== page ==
Communicate to seek help or declare your safety
Authorities and family will be seeking to account for life after a deadly Tsunami. Use SMS or social media platforms to announce your safety. Avoid calls as communication lines will be busy and can be jammed by call traffic.
Agents such as the Red Cross will often have registers where you can list yourself as safe.
Beware of water and food safety
If you are lucky and still have a home after a Tsunami, avoid using water from taps until you are advised that it is safe to use.
Also, don’t eat food that has been left unrefrigerated or has been in contact with floodwaters, including canned food in inflated or damaged cans.
Avoid electrical switches and appliances at your home
If you are wet or your home was flooded, do not touch electrical switches and appliances to avoid electrocution.
Document property damage
If you had bought a Tsunami insurance, you’ll need supporting proof when making compensation claims.
Take photos and conduct an inventory of destroyed property to present to your insurance company together with the compensation claim.
Seek psychosocial support if you need to
The impact of a Tsunami does not only take away life and cause destruction on property, it also leaves psychological scars from the devastating images and experiences.
A lot of rescue agencies have psychosocial services that offer emotional support and help survivors pick up the pieces and move on.
Even if you may not feel the need at first, seeking the support of experts and/or of groups in your community will help you overcome the adverse impact of a Tsunami better and faster.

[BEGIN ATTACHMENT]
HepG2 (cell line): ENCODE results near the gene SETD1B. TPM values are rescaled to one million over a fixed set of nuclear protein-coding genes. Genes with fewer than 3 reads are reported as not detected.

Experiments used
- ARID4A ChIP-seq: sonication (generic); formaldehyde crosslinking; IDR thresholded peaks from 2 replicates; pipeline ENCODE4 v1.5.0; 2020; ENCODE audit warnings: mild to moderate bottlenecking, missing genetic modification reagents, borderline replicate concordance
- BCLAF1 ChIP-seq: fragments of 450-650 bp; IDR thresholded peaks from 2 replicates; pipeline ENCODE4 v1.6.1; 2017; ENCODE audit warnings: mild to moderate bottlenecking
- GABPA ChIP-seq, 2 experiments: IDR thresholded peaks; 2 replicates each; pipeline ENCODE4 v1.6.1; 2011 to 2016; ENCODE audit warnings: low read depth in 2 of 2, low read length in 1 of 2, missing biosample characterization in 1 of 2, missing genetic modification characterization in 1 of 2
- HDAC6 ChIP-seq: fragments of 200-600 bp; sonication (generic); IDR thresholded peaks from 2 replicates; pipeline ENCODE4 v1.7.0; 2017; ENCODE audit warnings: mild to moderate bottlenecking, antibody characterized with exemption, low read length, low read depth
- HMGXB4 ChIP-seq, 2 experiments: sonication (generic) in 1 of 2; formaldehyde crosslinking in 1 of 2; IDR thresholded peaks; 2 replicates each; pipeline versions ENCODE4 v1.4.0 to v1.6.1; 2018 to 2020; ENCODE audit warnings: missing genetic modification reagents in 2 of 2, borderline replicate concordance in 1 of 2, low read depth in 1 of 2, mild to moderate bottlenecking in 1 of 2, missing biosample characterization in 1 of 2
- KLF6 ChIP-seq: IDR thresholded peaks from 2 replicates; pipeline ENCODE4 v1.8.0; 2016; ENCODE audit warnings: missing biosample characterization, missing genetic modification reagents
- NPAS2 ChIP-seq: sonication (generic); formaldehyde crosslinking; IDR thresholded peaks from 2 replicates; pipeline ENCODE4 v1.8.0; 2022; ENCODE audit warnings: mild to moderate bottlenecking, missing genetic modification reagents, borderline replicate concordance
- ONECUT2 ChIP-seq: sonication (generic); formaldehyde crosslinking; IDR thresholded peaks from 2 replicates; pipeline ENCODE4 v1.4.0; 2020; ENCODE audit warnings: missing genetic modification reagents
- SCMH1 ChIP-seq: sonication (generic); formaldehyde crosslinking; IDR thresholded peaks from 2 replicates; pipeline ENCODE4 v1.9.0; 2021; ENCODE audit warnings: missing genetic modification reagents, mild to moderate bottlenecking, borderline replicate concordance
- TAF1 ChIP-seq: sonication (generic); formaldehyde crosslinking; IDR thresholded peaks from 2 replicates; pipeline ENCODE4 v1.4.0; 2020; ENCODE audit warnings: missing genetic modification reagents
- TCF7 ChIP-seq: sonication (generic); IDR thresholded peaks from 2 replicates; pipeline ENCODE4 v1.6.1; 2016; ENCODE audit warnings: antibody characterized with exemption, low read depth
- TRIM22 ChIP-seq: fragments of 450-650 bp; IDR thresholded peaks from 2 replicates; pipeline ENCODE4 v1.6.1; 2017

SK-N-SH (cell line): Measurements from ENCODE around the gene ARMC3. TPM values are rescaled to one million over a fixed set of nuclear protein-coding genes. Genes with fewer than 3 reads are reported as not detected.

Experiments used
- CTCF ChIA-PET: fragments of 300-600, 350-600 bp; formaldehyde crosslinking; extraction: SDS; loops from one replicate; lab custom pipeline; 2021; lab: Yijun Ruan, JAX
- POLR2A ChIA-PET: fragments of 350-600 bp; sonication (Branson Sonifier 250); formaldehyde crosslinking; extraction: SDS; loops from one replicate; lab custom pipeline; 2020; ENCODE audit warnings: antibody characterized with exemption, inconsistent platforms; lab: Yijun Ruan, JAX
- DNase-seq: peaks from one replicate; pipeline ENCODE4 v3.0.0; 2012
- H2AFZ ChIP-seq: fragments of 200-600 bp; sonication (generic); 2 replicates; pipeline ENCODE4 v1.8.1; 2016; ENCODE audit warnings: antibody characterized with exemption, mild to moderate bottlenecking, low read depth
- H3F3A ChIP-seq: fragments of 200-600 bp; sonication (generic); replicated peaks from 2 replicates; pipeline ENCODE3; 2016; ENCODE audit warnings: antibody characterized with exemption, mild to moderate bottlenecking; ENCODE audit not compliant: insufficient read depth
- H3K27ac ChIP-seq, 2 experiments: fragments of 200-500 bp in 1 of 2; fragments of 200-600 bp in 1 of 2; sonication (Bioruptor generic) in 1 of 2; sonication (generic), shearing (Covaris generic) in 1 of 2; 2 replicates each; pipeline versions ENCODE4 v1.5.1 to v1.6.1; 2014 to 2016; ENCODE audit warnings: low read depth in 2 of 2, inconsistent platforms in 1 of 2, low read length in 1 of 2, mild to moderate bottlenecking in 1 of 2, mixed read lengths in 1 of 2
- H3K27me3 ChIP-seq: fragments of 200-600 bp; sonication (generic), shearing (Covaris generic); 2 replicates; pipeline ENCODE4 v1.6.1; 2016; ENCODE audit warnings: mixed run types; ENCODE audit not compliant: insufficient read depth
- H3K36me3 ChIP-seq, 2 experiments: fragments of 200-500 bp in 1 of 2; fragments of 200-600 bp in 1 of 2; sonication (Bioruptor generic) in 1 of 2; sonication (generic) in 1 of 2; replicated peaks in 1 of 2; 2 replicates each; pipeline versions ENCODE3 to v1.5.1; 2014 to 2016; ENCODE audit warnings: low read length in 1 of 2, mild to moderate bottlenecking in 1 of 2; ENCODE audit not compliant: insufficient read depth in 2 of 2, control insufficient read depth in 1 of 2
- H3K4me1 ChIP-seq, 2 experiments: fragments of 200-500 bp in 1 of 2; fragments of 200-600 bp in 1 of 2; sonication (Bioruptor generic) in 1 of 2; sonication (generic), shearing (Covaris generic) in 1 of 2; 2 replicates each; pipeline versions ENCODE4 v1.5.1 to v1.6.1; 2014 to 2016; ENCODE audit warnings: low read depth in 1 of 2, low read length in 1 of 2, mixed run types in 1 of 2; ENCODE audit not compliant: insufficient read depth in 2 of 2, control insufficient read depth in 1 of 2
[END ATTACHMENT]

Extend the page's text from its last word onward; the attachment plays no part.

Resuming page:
As they say, life will have to go on and a little help will go a long way to help you move on.
How to Survive a Tsunami FAQs
To complete your knowledge gear on how to survive a Tsunami, we conclude our article with 3 FAQs and tell you the facts you should know about these issues.
1. How are Tsunamis generated?
Tsunamis are mostly triggered by underwater earthquakes that cause the abrupt rise or fall of a part of the earth’s crust near or under an ocean/sea.
The earthquake then causes volatile vertical motion that is capable of disrupting large amounts of ocean water. The highly powered rise and fall of these waters cause and propel Tsunami waves.
2. Do all earthquakes cause a Tsunami?
Not all earthquakes cause Tsunamis. Those that do are the ones that occur along subduction zones, the zones where two tectonic plates meet and tend towards each other.
If one of these plates slide underneath another and moves down in a way that displaces the other, then an earthquake and a consequent Tsunami are bound to happen.
3. Where do most Tsunamis occur?
Most Tsunamis occur in the Pacific Ocean. This is because they have a “ring of fire” that is prone to earthquakes. Scientists agree that, of the 10 major Tsunamis that occur each century, 76% happen in the Pacific and bordering seas.
The Indian Ocean accounts for 3% while the Mediterranean Sea and the Atlantic Ocean take up 10% and 11% respectively.
Summary of How to Survive a Tsunami
We've covered a lot of things you should do to prepare yourself and your loved ones in case of a tsunami.
Make sure you take precautions before disaster strikes by prepping a tsunami survival kit, buying tsunami insurance for your home and revising your tsunami survival plan and checklist with your family.
Once a tsunami hits, try to head to higher ground as soon as possible and stay safe until the subsequent waves pass.
The danger isn't over after the tsunami passes. Avoid the water as it might be infested, travel carefully as buildings may collapse and seek alternative shelter, as your home might not be accessible or safe.
Want another quick summary of our article on how to survive a Tsunami?
This video below on How to Survive a Tsunami according to Science does it perfectly.